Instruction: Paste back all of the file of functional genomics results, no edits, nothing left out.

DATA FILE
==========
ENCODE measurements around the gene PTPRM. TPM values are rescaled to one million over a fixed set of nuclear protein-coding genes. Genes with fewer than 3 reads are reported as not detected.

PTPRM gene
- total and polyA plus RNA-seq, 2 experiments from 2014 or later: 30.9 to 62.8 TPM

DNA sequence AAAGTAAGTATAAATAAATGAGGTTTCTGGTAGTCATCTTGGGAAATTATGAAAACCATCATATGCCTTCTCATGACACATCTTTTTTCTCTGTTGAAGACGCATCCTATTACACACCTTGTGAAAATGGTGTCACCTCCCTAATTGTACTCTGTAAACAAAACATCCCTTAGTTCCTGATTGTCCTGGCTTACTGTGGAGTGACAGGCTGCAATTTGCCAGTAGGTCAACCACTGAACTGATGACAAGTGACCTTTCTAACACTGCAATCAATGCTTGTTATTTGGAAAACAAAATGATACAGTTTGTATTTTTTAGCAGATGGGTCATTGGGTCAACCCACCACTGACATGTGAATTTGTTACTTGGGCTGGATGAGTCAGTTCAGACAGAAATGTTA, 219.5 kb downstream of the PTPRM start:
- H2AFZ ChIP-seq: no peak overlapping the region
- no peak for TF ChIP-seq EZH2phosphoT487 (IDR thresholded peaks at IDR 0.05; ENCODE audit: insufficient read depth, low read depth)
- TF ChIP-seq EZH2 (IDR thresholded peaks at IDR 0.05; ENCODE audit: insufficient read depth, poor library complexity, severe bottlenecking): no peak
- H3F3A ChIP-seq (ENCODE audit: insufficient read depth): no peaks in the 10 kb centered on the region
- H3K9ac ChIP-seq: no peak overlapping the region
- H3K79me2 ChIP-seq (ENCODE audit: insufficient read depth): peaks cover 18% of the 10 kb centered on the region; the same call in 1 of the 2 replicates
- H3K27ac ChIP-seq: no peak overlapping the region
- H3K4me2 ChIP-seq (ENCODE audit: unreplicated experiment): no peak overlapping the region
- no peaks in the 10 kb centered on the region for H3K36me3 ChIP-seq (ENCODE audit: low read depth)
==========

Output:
ENCODE measurements around the gene PTPRM. TPM values are rescaled to one million over a fixed set of nuclear protein-coding genes. Genes with fewer than 3 reads are reported as not detected.

PTPRM gene
- total and polyA plus RNA-seq, 2 experiments from 2014 or later: 30.9 to 62.8 TPM

DNA sequence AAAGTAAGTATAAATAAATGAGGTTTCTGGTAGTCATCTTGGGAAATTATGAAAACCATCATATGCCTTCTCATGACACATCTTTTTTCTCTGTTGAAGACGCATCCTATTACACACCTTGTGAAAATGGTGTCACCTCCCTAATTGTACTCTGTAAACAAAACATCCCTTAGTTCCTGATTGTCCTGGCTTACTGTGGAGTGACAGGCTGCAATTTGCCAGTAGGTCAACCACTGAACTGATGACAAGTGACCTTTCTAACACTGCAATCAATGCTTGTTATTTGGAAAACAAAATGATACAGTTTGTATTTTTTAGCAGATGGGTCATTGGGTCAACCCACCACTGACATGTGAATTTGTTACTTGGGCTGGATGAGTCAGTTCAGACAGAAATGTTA, 219.5 kb downstream of the PTPRM start:
- H2AFZ ChIP-seq: no peak overlapping the region
- no peak for TF ChIP-seq EZH2phosphoT487 (IDR thresholded peaks at IDR 0.05; ENCODE audit: insufficient read depth, low read depth)
- TF ChIP-seq EZH2 (IDR thresholded peaks at IDR 0.05; ENCODE audit: insufficient read depth, poor library complexity, severe bottlenecking): no peak
- H3F3A ChIP-seq (ENCODE audit: insufficient read depth): no peaks in the 10 kb centered on the region
- H3K9ac ChIP-seq: no peak overlapping the region
- H3K79me2 ChIP-seq (ENCODE audit: insufficient read depth): peaks cover 18% of the 10 kb centered on the region; the same call in 1 of the 2 replicates
- H3K27ac ChIP-seq: no peak overlapping the region
- H3K4me2 ChIP-seq (ENCODE audit: unreplicated experiment): no peak overlapping the region
- no peaks in the 10 kb centered on the region for H3K36me3 ChIP-seq (ENCODE audit: low read depth)